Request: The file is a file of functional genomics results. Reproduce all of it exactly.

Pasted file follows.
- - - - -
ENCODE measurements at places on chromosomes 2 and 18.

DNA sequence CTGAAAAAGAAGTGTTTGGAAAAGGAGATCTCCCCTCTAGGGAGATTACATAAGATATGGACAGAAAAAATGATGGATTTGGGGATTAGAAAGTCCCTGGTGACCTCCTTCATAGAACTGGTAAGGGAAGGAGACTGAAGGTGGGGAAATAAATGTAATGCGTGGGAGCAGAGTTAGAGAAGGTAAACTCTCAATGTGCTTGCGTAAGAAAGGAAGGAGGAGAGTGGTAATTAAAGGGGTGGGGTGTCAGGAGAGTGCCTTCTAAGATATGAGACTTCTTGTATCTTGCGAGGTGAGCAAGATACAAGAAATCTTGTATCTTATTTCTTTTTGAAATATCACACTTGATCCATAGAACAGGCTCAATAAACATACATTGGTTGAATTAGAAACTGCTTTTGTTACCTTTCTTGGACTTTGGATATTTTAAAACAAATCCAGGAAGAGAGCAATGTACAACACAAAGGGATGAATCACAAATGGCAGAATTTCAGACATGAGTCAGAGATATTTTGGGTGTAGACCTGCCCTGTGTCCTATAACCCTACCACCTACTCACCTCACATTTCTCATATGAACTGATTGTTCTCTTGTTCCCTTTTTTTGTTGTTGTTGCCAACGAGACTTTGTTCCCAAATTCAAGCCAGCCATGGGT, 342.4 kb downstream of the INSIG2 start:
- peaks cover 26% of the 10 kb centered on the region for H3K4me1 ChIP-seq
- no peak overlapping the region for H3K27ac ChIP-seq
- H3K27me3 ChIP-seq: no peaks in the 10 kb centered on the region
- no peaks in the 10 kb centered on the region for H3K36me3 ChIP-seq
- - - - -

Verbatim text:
ENCODE measurements at places on chromosomes 2 and 18.

DNA sequence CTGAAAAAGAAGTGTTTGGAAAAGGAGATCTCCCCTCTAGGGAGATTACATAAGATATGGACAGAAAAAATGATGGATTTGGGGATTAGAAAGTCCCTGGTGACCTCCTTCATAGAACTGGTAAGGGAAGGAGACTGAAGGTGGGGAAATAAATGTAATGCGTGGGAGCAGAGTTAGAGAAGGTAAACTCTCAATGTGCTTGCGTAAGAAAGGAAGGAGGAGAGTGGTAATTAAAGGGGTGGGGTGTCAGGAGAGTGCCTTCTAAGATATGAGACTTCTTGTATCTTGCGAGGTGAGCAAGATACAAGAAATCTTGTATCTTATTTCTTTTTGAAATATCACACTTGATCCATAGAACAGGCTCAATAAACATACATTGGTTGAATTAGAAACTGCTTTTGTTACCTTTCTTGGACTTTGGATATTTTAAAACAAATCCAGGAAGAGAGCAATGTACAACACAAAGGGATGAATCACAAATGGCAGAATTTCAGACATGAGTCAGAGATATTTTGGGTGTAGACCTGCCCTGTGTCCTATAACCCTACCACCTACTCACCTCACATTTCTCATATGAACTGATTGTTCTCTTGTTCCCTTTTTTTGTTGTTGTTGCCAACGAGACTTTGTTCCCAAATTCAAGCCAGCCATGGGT, 342.4 kb downstream of the INSIG2 start:
- peaks cover 26% of the 10 kb centered on the region for H3K4me1 ChIP-seq
- no peak overlapping the region for H3K27ac ChIP-seq
- H3K27me3 ChIP-seq: no peaks in the 10 kb centered on the region
- no peaks in the 10 kb centered on the region for H3K36me3 ChIP-seq